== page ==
Friday, December 26, 2003

Church Moves to Protect Public Health

Annoyed as heck by stories like this, I thought I'd write my own.


BOSTON (AnnoyingPress) - The Boston Archdiocese is asking parishioners who are dying to forgo long-standing traditions -- including the last rites - to avoid spreading their illnesses.

The request, made in a memo sent to all churches in the nation's fourth largest Roman Catholic archdiocese, follows similar moves in some western states hit hard by people dying.

"While at this time we do not advocate refraining from offering the last rites, we made suggestions that anyone who had symptoms of death or who would be vulnerable to death refrain," archdiocesan spokesman the Rev. Christopher Coyne told the Boston Herald for its editions Wednesday, one day before Christmas.

The practice of gathering family around a death-bed is also being discouraged. The memo suggests "a telephone call or a note of condolence would be gracious and fitting" for those who do not wish to be near dying people.

Federal health officials have described death as a serious public health problem. According to the Center for Disease Control at least 2.5 million people died in the United States in 2002, many of them from illnesses. A lower amount of death isn't expected anytime soon, experts say.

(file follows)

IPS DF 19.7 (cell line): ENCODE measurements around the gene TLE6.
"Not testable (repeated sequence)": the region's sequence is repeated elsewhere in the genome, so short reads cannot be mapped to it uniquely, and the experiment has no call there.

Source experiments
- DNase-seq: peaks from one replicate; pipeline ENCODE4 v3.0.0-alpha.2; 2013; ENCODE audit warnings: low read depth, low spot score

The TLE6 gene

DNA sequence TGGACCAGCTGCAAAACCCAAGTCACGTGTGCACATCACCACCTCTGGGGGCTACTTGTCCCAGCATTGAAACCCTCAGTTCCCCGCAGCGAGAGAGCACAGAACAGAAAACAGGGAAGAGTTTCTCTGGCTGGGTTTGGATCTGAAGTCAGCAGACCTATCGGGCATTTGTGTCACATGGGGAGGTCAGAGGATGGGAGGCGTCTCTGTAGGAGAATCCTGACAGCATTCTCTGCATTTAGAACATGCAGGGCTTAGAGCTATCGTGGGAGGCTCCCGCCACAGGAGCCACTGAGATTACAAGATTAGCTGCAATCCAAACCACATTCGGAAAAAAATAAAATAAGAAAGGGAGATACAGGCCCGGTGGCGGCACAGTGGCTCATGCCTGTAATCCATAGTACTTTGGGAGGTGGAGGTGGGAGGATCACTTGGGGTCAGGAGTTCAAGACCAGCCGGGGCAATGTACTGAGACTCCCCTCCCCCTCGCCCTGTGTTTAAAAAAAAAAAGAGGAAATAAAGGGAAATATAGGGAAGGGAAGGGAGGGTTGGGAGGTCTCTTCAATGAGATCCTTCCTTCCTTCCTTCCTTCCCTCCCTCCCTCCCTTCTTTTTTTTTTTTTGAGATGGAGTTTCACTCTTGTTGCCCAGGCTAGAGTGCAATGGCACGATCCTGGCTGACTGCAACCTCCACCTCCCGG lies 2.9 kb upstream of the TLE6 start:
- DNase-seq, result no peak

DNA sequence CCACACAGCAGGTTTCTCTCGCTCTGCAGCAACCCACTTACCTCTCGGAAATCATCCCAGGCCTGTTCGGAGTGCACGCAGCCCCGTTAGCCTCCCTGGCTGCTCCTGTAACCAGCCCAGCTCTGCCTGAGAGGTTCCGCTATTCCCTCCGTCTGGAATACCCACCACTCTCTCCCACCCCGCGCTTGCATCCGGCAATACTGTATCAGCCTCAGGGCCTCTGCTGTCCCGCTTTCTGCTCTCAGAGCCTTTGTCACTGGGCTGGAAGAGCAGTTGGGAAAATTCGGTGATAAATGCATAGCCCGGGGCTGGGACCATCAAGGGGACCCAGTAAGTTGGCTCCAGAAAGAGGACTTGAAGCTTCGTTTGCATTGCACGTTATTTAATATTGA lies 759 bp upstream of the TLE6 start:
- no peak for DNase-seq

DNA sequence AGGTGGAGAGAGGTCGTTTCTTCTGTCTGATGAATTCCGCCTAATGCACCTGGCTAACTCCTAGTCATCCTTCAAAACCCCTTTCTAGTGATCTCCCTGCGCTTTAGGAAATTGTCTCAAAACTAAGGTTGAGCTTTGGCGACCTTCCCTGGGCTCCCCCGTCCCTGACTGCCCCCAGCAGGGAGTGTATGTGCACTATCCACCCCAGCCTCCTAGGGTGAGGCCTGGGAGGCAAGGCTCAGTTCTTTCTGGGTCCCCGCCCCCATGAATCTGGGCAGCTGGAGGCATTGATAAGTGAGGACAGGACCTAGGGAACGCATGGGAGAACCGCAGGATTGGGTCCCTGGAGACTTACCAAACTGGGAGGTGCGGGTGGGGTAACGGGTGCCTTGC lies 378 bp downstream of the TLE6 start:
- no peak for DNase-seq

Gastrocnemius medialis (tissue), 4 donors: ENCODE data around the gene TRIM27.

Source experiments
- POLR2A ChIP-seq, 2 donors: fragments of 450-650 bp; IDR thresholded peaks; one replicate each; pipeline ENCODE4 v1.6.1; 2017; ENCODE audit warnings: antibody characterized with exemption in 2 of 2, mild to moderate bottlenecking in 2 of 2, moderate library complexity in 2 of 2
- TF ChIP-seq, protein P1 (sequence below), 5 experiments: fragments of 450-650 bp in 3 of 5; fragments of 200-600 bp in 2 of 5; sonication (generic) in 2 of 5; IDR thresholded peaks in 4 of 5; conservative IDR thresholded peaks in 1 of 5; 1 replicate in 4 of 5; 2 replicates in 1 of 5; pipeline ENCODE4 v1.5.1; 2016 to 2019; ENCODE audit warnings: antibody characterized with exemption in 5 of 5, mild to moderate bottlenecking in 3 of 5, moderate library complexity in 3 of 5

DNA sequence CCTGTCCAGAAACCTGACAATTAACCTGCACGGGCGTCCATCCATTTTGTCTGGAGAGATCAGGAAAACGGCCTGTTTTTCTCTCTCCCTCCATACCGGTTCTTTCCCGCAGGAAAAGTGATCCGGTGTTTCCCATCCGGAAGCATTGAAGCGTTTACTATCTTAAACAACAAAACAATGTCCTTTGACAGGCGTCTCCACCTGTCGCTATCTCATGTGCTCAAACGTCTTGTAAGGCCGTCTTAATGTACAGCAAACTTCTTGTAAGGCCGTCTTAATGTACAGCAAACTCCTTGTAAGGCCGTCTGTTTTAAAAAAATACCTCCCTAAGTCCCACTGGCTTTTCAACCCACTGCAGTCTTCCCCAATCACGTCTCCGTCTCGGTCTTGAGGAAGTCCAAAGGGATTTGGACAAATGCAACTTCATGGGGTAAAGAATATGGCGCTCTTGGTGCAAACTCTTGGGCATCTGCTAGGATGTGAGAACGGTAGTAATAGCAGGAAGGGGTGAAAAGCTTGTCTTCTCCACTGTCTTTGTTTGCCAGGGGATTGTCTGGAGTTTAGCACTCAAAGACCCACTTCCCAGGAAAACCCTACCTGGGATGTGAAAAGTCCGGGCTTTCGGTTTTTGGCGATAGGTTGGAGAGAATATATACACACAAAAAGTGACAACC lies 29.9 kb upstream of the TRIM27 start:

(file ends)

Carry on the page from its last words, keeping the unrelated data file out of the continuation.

Earlier this month, Catholic church officials in parts of the San Francisco area abandoned communion procedures including sharing a chalice of wine and placing wafers on parishioners' tongues to avoid spreading the flu.

The dioceses of Colorado Springs, Colo., and Reno, Nevada, sent letters suggesting other ways to offer Communion, such as distributing wafers in hermetically-sealed plastic wrappers called "Theosis Paks."

"We feel confident that these measures will allow Catholics to avoid contact with the sick and dying," said Fr. Prophylaxis of the Damien De Veuster Center for Liturgical Hygiene in Palo Alto, California, which developed the "Theosis Pak" or "TP" for short. "A Catholic Church should be a place of worship, not a plague vector or a concern to public health. TPs will help the Church keep that focus," he said.

But some officials see ways for the Church to do more. "We've come a long way from the Catholic Church that killed Galileo," said Frieda Hoyt-Tasselhoff, deputy public health assistant for the City of Boston, "but there's still a long way to go." She referred to the Catholic practice of bringing animals into Church for religious rites honoring Francis Assisi, a medieval monk, and the practice of dunking numerous infants in the same pool of cold water without procedures in place to prevent the spread of disease among the children. "We look forward to more dialogue and an eventual partnership with the Church to protect the public," she said.

Officials at the Archdiocese could not be reached for comment. They had called in sick.

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